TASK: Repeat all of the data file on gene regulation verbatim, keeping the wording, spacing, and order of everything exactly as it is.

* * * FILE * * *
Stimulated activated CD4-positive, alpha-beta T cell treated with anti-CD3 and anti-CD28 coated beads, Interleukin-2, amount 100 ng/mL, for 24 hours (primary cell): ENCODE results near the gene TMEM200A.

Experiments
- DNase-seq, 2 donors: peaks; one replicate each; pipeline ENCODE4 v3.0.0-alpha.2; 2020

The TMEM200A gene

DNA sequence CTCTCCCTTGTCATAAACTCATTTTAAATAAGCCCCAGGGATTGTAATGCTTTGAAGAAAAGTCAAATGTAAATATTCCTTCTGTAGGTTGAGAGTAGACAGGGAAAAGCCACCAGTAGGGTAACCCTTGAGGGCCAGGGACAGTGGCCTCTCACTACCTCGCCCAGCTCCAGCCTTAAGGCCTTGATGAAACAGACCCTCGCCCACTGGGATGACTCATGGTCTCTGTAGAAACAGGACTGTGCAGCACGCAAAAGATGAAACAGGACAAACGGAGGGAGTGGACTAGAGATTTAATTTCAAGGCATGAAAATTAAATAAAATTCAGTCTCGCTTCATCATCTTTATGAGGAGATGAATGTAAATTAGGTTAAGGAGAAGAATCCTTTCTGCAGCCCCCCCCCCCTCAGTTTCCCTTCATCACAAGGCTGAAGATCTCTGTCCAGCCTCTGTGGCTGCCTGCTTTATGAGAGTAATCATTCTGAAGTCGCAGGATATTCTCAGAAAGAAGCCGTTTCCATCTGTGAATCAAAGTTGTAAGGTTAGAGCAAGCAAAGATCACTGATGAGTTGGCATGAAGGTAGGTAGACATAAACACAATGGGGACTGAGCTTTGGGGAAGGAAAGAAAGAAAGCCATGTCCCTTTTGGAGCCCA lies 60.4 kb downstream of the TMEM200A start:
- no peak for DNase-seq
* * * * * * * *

Stimulated activated CD4-positive, alpha-beta T cell treated with anti-CD3 and anti-CD28 coated beads, Interleukin-2, amount 100 ng/mL, for 24 hours (primary cell): ENCODE results near the gene TMEM200A.

Experiments
- DNase-seq, 2 donors: peaks; one replicate each; pipeline ENCODE4 v3.0.0-alpha.2; 2020

The TMEM200A gene

DNA sequence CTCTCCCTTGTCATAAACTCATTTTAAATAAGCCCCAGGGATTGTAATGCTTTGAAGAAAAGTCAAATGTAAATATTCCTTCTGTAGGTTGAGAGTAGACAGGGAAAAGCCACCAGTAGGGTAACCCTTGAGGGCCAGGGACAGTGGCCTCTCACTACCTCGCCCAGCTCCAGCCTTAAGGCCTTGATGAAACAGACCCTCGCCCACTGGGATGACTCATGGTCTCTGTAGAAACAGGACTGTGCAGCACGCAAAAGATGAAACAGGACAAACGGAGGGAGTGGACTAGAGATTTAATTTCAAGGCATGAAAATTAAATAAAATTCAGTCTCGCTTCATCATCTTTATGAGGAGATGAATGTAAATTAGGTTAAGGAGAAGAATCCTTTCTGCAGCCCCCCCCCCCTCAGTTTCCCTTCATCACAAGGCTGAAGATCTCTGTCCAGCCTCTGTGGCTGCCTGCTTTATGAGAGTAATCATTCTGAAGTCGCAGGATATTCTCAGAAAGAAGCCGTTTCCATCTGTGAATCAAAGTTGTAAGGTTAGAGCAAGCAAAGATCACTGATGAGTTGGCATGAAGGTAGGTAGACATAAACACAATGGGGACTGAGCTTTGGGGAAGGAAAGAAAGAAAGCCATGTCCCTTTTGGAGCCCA lies 60.4 kb downstream of the TMEM200A start:
- no peak for DNase-seq